On Sunday, Jan. 27, smoked filled the sky in Chickasha, leaving so many questions unanswered after the old Chickasha Intermediate School burned down. A week later, the picture has become more clear, but investigation into the fire is still on-going, according to the Oklahoma State Fire Marshal.

It all began when a group of underage children went to play around near the gym of the school. According to reports, the children decided to light something on fire in that area and thought they had put it out before they left.

Instead, the fire continued to burn after the children left and it had plenty of time to grow before anyone knew bout the fire. The fire was called in at approximately 2:19 p.m. and the Chickasha Fire Department reported to the scene at 2:21 to begin putting out the fire.

Attempts to completely extinguish the fire lasted for hours.

According to Chickasha Fire Department Deputy Chief Brian Zalewski, they had someone on the scene for 36 hours to try and extinguish the fire.

“With the high winds, something like that needs aerial access,” he said. “Because of the winds, we were unable to actually get water on the fire for a while.”

Zalewski said that the fire was properly extinguished around 1 a.m. Monday morning, but members of the crew remained on the scene until 2 a.m. Tuesday morning to try and keep the fire from starting again.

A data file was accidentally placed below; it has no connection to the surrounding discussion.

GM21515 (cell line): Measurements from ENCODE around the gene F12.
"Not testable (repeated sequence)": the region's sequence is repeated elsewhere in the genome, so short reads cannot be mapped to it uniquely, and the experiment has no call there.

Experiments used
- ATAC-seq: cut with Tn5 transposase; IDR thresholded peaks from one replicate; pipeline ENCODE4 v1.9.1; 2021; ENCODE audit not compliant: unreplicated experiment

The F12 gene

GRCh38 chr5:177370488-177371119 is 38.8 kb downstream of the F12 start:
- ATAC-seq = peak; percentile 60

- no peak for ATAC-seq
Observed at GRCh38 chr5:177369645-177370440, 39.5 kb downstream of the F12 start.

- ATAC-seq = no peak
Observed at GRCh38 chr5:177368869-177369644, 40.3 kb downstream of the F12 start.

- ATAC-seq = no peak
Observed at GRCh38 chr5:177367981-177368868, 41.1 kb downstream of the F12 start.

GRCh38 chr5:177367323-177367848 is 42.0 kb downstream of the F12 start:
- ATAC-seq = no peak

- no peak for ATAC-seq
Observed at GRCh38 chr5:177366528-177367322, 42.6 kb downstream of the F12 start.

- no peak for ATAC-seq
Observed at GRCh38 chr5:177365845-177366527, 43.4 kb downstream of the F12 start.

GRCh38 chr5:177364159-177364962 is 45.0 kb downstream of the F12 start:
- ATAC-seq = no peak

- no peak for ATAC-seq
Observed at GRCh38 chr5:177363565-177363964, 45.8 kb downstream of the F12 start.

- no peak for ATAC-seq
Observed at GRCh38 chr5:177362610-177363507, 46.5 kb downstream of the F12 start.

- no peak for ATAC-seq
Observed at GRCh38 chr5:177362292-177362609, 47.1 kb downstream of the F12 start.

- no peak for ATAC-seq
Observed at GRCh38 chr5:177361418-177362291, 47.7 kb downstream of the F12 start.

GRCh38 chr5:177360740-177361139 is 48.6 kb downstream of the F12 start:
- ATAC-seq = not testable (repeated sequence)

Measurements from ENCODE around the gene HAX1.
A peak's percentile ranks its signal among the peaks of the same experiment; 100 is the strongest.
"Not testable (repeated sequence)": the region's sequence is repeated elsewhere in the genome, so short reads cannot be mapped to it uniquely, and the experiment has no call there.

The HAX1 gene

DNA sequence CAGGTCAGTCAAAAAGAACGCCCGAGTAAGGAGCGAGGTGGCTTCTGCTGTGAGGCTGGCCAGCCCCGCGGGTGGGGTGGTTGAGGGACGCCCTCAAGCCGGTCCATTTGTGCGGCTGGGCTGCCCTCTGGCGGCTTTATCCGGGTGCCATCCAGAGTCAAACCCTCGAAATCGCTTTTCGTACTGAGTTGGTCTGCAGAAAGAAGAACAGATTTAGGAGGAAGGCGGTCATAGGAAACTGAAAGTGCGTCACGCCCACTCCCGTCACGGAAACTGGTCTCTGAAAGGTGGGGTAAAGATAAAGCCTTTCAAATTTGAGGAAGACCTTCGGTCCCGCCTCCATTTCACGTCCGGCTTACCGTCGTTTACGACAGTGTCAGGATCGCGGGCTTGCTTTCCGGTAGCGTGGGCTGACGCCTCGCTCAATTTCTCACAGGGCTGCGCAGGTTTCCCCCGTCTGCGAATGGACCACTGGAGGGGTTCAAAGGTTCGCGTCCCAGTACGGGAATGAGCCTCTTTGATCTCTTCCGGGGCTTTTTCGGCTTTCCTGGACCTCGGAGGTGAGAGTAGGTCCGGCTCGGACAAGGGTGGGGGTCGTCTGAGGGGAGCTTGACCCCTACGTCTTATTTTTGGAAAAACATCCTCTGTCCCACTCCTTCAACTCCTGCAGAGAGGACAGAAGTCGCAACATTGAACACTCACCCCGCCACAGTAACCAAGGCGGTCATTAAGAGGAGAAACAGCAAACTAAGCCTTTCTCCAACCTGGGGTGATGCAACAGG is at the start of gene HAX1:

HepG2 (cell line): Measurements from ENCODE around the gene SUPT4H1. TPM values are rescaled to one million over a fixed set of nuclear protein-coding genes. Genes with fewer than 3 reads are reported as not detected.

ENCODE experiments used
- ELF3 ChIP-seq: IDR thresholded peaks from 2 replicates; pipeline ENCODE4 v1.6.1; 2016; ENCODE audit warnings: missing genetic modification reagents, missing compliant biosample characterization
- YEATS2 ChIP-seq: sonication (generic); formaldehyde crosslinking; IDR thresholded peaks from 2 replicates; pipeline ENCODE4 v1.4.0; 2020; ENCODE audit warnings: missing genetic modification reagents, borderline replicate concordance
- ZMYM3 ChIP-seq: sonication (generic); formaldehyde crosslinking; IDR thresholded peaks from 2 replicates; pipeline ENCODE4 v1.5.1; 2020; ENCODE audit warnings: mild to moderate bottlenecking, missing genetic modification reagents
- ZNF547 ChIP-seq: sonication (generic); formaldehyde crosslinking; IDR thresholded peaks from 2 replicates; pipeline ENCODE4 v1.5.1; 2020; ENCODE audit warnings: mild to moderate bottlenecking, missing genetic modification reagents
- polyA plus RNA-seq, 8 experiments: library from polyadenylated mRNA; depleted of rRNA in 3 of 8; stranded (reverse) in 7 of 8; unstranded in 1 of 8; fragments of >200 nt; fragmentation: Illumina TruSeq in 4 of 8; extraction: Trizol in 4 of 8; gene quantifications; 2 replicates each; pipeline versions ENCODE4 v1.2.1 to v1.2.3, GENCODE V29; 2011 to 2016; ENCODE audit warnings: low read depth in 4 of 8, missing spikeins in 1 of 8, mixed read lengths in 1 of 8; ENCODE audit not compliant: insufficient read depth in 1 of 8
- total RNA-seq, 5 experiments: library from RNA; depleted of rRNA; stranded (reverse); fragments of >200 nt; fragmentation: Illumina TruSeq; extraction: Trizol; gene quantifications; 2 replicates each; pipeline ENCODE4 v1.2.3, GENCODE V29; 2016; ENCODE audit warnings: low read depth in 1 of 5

Other than the strong winds, another problem the fire crews had to deal with was the wood that made up the school.

“The overall age of the wood was also a big factor,” said Zalewski.

The first wing of the school was built in 1916 and the final wing was finished in 1956. Not much work had been done to building since the 1970’s. After the school closed down in May of 2002, the buildings were used as a storage area for old school supplies such as books, desks and computers.

Jim Glaze, superintendent of Chickasha Public Schools, said that they kept new lockers, tables, chairs and air units in the buildings as well.

When the fire began, it is likely that it didn’t take long to spread because of the age of the wood in the buildings and all of the school supplies being stored in them.

On Jan. 29, the Board of Education voted to have the remaining portions of the school demolished to prevent any accidents from falling debris.

Glaze said that once the demolition is done, they will have to wait and get approval to have the debris hauled away.

“There are a lot of rules and regulations we have to follow before we can start moving the debris away,” he said.

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